Last updated on September 15, 2022
A 13-acre property is the missing piece needed to connect the Littles Tennessee Greenway to the Macon County Recreation Park, a goal of the project since its inception. After negotiations with the property owners, Mainspring Conservation Trust, the town of Franklin voted to purchase the property for $22,000.
The property is located behind the Macon County Public Library between Allman Road and Siler Road. According to Franklin Town Manager Amie Owens on Tuesday night during the commissioner’s meeting, the town looked at purchasing the property due to how difficult it currently is for the town to access the lines in that area and the property will give them a better entrance to get work trucks in as needed.
Tuesday night, the Macon County Board of Commissioners voted to partner with the town on the project which will utilize the 13-acre property and existing easement agreements on nearby parcels, to extend the Little Tennessee Greenway the remainder of the way to reach the recreation park.
The Town of Franklin will own the property and be responsible for building out the greenway, and the county will agree to manage and maintain the greenway.
Members of the Macon County Board of Commissioners commended the town of Franklin for their negotiation skills, as the county commission has attempted to purchase the property for several years, however, had been unsuccessful. Mainspring Conservation Trust purchased the property for $162,500 in April 2017 from Glenn and Linda Dills. Acknowledging the need for the town to access the water and sewer lines and the benefit of extending the greenway, Mainspring sold the land for well below the appraised value of more than $250,000.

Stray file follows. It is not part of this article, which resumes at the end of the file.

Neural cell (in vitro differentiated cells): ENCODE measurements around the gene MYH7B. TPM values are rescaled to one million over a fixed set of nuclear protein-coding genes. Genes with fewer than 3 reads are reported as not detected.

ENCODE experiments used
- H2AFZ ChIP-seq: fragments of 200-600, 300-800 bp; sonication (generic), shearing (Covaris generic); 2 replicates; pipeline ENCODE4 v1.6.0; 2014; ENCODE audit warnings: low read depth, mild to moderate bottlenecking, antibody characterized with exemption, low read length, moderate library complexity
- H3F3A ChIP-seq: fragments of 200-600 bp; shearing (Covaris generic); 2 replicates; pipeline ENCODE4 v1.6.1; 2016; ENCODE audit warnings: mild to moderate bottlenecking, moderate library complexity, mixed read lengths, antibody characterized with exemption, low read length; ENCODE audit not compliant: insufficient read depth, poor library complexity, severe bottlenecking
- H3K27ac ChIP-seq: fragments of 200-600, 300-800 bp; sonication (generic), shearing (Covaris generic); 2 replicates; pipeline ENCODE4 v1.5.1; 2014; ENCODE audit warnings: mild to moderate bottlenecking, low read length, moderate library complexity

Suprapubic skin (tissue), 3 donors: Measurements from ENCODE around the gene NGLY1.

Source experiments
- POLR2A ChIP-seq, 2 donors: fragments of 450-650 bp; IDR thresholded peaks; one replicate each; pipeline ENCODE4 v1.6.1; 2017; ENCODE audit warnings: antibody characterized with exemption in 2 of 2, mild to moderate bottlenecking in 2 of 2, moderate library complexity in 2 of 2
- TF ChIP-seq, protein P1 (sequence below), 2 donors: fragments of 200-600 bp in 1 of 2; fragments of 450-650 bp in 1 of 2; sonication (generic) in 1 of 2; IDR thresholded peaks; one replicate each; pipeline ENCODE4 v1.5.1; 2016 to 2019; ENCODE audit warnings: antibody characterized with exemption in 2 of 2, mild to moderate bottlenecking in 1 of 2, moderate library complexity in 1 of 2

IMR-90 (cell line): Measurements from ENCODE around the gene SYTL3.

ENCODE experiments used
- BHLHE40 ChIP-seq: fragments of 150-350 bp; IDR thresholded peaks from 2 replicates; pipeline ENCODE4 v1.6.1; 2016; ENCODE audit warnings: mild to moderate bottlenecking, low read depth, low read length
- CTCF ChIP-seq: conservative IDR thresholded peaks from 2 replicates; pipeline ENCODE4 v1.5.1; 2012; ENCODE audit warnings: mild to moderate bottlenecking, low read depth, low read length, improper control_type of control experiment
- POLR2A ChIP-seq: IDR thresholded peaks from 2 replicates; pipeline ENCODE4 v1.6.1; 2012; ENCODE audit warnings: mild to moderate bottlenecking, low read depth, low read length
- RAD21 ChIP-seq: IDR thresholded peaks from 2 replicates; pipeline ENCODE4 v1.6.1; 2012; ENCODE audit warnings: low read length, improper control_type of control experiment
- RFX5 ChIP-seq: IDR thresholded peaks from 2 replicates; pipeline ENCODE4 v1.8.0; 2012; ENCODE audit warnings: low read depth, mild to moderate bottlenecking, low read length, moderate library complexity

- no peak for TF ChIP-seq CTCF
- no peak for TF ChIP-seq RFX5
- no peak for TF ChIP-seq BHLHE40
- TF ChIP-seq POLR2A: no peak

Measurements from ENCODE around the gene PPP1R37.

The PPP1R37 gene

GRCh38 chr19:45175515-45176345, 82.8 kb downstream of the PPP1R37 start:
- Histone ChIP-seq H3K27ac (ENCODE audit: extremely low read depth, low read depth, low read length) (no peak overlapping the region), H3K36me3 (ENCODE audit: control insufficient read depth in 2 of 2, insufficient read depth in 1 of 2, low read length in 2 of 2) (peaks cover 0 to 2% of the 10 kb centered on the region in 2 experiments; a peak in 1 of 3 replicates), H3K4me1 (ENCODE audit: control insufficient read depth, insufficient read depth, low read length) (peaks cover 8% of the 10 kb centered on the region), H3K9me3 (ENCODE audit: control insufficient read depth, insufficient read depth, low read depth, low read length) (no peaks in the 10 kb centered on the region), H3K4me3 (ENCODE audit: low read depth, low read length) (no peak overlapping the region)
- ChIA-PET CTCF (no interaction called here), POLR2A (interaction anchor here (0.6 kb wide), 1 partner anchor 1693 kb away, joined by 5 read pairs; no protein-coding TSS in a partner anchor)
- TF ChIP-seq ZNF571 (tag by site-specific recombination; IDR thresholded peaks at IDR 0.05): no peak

The vision for the Little Tennessee River Greenway started in the late 1990s, with the Friends of the Greenway non-profit being established by 2002. Over the next 20 years, the greenway was established to follow along the Little Tennessee River and a tributary, Cartoogechaye Creek. The greenway meanders through wetlands, railroad cuts left behind by the Tallulah Falls Railroad, alongside pastures, and through upland forest. Its surface is a mix of paved and non-paved (gravel) sections.
The greenway includes benches, picnic shelters, fishing piers, exercise stations, a playground with water feature, canoe put-ins and much flora and fauna.
**If you find value in the work of The Southern Scoop News and want to see it continue, please consider a small donation to our online Patreon account. As of today, 21 individuals contribute monthly for a total of $127 which helps to ensure we continue providing you with these types of updates. The Southern Scoop News is unable to operate without your support. To donate, click here.